Wednesday, February 27, 2008

A question of endurance?

A fella posted an interesting comment on one of my theory articles.

He saw the value in learning the stuff, but wondered who really had the endurance to do so.

I know how he feels! (Really!)

Theory, especially, can seem like trying to unravel Christmas lights after they've been in the attic all year. To know one thing, you've gotta know another, and pretty soon, you're wrapped in wire, jumping around hoping that the other half of the strand will finally light up. Frustration and boredom can quickly set in, along with murderous rage at anything else that you can vent your fury on. (And people think I'm always happy. Ha ha!)

Here's a few ideas:

1. Remember, if you're finding it hard, so is everyone else. Bingo, you've just found an edge in your field.

2. There's a zillion ways to learn something. It can, and should be fun. Now, it might not be a walk in the park with some ice cream kinda fun, but it can still be very rewarding. If your teacher is making it boring - talk to them, and if they don't shape up - quit! If your book is making it impossible, try another.

2b. This is not to say that you shouldn't be disciplined. No, sir! Just keep in mind that there's more than one way up the mountain.

3. Aim to lift what you can't. There I go again with my weightlifting parallels. But it's true. As Arnold would say "If you can curl 100 pound dumbbells, and then you go to 130 pounds, your biceps will get bigger." So don't practice what's easy! Practice to your weakness, and watch your skills improve.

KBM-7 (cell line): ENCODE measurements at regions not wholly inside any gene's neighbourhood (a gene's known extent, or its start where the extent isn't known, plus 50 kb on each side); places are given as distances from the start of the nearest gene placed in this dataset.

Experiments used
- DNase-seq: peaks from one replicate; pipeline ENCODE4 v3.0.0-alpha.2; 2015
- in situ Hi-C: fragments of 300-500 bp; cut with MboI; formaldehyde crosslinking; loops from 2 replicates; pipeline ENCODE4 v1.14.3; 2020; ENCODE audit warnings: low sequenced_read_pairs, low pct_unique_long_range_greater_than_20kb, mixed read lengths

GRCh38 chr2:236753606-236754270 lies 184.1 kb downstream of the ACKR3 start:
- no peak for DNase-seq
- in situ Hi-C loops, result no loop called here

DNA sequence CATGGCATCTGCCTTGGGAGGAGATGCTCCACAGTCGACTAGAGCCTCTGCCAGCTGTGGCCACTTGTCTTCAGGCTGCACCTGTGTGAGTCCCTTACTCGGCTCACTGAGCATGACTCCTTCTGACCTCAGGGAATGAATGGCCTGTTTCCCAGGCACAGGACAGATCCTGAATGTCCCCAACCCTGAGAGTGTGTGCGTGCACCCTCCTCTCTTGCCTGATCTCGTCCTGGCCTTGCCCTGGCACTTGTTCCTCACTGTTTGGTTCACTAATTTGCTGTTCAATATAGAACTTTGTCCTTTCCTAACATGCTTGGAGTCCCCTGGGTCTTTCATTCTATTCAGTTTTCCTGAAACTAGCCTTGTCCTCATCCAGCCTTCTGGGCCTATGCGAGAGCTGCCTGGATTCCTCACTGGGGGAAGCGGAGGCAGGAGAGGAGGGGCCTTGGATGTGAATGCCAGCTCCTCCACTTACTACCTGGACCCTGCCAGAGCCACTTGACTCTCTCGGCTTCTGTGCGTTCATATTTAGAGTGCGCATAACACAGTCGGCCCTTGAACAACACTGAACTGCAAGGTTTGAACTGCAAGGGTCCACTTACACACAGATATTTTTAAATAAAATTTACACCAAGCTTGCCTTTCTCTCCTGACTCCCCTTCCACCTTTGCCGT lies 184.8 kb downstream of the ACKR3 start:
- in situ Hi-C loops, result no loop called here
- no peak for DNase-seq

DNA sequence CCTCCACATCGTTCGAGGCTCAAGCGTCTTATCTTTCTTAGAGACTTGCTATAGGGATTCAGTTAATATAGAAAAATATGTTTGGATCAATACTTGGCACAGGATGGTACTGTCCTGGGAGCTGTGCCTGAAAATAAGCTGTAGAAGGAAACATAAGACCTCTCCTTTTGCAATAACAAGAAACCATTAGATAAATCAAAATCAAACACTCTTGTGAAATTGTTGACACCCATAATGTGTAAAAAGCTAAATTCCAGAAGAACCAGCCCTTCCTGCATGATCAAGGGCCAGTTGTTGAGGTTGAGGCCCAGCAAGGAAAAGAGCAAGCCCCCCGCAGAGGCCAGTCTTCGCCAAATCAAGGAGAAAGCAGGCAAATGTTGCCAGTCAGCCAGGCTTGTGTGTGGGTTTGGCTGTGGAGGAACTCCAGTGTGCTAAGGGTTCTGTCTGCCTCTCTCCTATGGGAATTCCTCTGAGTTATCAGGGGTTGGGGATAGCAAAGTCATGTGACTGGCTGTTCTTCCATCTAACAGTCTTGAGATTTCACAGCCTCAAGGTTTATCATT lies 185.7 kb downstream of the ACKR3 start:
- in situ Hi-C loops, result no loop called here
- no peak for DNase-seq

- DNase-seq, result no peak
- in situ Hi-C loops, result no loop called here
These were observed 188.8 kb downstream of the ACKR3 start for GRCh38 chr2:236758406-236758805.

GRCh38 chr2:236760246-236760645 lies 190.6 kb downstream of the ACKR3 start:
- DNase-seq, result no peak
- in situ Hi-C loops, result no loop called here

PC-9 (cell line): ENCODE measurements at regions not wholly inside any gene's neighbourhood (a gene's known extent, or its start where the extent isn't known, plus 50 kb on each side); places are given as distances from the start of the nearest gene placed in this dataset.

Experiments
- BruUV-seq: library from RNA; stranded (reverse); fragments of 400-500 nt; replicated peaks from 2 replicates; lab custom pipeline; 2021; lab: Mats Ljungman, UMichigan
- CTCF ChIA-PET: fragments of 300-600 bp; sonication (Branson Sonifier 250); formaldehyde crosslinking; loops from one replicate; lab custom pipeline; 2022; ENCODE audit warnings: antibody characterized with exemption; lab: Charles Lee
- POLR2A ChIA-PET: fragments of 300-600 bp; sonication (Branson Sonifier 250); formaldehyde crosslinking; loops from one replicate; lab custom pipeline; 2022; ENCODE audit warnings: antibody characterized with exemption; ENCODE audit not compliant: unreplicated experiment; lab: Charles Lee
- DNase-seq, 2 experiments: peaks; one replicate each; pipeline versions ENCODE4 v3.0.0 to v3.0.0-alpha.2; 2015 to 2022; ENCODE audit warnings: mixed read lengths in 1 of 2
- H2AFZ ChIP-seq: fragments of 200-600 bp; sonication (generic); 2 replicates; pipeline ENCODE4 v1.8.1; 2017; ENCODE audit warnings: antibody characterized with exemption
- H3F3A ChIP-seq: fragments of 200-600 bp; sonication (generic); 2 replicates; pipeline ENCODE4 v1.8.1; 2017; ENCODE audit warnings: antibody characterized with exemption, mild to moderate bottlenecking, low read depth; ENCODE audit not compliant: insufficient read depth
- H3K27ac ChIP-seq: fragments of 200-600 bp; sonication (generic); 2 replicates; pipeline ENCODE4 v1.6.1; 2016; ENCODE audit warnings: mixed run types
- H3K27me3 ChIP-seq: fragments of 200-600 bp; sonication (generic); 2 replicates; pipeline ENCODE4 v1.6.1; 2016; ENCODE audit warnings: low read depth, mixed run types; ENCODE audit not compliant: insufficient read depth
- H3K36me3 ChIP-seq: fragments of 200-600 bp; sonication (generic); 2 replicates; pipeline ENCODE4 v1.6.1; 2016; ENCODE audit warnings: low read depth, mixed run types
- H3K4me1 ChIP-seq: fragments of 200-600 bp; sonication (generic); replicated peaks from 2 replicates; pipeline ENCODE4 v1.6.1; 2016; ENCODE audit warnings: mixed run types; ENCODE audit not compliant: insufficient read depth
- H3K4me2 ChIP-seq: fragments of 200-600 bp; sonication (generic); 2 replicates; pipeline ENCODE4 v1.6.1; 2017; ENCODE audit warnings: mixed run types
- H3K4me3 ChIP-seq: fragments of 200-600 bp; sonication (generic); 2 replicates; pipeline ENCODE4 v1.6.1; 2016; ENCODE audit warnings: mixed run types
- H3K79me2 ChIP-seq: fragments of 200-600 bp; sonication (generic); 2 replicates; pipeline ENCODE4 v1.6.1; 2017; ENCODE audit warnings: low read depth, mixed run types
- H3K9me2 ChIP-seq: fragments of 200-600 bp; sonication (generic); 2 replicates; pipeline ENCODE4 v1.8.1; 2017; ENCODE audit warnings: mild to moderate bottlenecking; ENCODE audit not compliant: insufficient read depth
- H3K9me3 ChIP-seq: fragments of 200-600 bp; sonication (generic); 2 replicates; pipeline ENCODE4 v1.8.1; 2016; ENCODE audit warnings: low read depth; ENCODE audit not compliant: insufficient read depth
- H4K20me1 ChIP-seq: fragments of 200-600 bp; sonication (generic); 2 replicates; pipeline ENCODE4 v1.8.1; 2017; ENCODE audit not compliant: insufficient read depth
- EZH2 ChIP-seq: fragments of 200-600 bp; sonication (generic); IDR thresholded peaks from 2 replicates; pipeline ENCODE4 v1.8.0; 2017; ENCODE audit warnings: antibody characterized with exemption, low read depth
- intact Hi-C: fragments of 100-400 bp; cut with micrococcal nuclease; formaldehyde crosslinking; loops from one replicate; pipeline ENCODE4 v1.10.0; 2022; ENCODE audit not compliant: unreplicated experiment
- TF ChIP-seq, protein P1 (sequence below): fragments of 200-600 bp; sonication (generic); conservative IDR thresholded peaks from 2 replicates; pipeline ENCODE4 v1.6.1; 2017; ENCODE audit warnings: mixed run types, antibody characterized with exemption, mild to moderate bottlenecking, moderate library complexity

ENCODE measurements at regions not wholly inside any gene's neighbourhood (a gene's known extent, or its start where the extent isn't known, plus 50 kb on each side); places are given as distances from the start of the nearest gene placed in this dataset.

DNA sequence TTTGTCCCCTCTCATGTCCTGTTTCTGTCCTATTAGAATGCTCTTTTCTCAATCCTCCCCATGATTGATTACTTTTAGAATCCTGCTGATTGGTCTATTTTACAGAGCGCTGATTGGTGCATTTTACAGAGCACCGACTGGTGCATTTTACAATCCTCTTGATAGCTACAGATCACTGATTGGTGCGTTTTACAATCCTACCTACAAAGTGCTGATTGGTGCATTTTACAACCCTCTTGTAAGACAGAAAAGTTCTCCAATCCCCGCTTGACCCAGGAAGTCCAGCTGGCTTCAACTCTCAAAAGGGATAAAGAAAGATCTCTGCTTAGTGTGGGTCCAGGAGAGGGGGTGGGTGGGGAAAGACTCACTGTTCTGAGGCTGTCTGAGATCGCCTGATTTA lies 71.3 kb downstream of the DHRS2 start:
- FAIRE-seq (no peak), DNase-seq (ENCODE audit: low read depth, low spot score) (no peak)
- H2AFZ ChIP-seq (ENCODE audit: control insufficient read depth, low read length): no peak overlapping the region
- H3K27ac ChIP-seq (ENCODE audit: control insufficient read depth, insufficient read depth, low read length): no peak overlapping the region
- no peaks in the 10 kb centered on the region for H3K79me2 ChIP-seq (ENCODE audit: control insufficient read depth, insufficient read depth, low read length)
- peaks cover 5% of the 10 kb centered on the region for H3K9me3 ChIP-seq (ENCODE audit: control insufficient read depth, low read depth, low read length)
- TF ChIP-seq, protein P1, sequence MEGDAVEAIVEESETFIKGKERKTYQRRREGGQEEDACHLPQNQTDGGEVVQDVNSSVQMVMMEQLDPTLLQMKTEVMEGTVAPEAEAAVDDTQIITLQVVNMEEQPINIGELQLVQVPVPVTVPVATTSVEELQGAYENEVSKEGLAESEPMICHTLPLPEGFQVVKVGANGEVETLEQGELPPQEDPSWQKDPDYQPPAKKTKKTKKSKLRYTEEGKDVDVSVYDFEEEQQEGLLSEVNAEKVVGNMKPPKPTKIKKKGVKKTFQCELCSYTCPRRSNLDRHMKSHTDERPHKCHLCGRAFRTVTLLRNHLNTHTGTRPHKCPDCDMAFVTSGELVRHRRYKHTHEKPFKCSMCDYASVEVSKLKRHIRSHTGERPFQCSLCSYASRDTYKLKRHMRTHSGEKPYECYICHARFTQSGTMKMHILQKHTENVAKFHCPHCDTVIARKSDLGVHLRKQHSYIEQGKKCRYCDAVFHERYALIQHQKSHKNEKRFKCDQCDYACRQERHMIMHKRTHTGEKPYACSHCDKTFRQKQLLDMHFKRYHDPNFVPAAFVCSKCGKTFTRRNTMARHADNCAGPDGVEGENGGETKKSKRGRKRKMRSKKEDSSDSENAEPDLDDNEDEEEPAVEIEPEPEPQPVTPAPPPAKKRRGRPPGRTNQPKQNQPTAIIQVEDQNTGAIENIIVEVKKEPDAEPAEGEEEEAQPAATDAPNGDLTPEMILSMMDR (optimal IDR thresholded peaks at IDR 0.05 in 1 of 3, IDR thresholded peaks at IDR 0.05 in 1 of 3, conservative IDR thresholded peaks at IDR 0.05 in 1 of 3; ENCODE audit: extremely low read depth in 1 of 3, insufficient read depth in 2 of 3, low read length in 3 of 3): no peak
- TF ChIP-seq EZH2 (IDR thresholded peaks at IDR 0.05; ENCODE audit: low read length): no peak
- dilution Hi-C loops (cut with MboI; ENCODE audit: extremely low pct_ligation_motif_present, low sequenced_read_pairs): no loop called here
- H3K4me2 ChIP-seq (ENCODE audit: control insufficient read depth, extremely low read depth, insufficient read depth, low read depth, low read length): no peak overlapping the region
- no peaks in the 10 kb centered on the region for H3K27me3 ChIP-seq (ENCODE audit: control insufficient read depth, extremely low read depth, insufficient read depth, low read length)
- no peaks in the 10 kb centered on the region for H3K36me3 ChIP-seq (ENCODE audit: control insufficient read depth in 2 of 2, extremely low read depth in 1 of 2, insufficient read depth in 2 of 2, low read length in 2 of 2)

4. Feel the burn. Hard can be really, really fun! If you're straining to understand a concept, just think how great you're gonna be when you get it. If a particular lick kicks your butt, keep practicing it until you can do it.

One more quote from Mr. Schwarzenegger to cheer us on our way.

"Is it not possible to do one more rep?"


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Anonymous said...

Progress is the biggest incentive to hang in there. I've also followed your theory lessons (which are excellent btw!), and once something clicks it feels great to move to the next challenge. But just like all things in life - some will make it to the end, some will not. But this time the choice is ours.


p.s. Thanks for the amp info.

Anonymous said...

I LOVE your analogies! (is that the right term/spelling?!) When are you putting out a book: "All I Needed to Know I Learned from Playing Guitar"?
Thanks for the thoughts and comments about endurance and how to apply them to all facets of life. :)

Anonymous said...

I love the Arnold quotes, they apply very well. I've improved my guitar playing quite a bit by discipline AND finding a way to have fun like you say... it can be done. When things get stale (like they are starting to right now), I have to find a new way to approach guitar. Keeping it fresh is a key from what I have found. This time it might be to concentrate on the acoustic/songwriting side more instead of plugging in the strat.